A Human Tale

A Human Tale (January 2019, Round 2, Day 5)

The tree had been there forever. It kept its leaves year-round and stretched up high enough to be seen from miles away.  The town, such as it was, had built up around it over time, and all buildings oriented in towards its trunk and placed around the roots that rippeled away from the trunk in twists and turns inadvertantly inspiring art along the way. Children were named after it, tourists came to see it, and celebrations were held beneath it. The tree was, simply, important.

The boy was new. He’d only turned up in town three days before and came without a history. He had dirty clothes – just the one outfit, it seemed – and dirty hair. His smile was pleasant and he was polite when he spoke. The people of the town mostly watched him from a distance, waiting for his presence to make sense. He didn’t ask for anything, he didn’t make or take anything, and no one knew his name. The boy was, simply, mysterious.

The Mayor was old. He’d grown up in the town as had his parents before him. He preferred to dress in three piece suits, even on Saturdays, and had different pairs of shoes to match his ties. He knew everyone in town and, for the most part, got along well with the adults. He’d never married, didn’t fully understand children, and lived alone. The Mayor was, simply, lonely.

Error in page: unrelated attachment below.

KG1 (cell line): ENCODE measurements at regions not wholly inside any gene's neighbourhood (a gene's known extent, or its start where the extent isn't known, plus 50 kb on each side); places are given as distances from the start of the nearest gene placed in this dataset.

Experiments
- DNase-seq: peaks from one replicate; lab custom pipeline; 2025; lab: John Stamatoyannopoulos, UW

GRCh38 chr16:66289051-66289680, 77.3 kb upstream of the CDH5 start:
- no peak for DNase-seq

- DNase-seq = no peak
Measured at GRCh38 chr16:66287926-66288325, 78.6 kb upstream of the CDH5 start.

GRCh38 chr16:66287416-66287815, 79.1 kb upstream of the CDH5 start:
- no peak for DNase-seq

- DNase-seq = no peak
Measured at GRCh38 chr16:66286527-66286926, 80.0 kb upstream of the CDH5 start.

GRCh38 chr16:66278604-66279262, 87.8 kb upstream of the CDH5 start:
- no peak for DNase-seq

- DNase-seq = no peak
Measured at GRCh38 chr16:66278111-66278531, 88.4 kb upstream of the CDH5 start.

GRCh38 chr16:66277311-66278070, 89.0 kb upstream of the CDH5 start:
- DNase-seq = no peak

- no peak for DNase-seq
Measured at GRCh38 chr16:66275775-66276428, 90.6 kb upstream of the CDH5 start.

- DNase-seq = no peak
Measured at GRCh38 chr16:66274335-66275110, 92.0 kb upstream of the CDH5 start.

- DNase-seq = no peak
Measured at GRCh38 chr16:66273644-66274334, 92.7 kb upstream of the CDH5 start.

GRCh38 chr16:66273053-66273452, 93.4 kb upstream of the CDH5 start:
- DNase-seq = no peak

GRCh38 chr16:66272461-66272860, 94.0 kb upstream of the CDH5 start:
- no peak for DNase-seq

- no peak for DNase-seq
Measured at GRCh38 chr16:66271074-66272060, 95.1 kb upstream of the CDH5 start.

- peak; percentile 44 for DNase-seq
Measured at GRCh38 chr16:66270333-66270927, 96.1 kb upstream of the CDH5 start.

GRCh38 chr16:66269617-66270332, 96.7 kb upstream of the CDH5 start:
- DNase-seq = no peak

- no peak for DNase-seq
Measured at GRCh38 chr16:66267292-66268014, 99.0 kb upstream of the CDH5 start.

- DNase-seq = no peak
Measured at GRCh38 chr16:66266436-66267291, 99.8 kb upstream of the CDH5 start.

The Pastor was worldly. He’d left the town for a bit and came back to take over the church when the old Pastor got too frail for the job. He was tall and handsome, perhaps too much for his own good, and led a rousing service every Sunday. He loved his parishioners and his chickens and tended to both with love daily. He spent hours on his front porch, ready and willing to have a long talk with whoever strolled past. The Pastor was, simply, available.

The girl was smart. She answered questions at school, helped her parents with puzzles at home, and had figured out all the best hiding places in and around town. She didn’t care what she looked like, unlike her older sisters, and wouldn’t let a little dirt get between her and a new discovery. She was quick to obey the rules that made sense, would fight to change the ones that didn’t, and found her way around ones that seemed unfair. The girl was, simply, bold.

The Butcher was strong. She had found the town later in life and brough with her a ripple of disruption that had only just died down. On work days she wore overalls over her pants and shirts, and an apron over the overalls. On Saturdays she wore dresses and pearls. On Sundays she wore outfits that seemed to have fallen out of a big city catalog. She ruffled the feathers of the old ladies in town and drew a lot of attention from the younger set – both boys and girls. The Butcher was, simply, cool.

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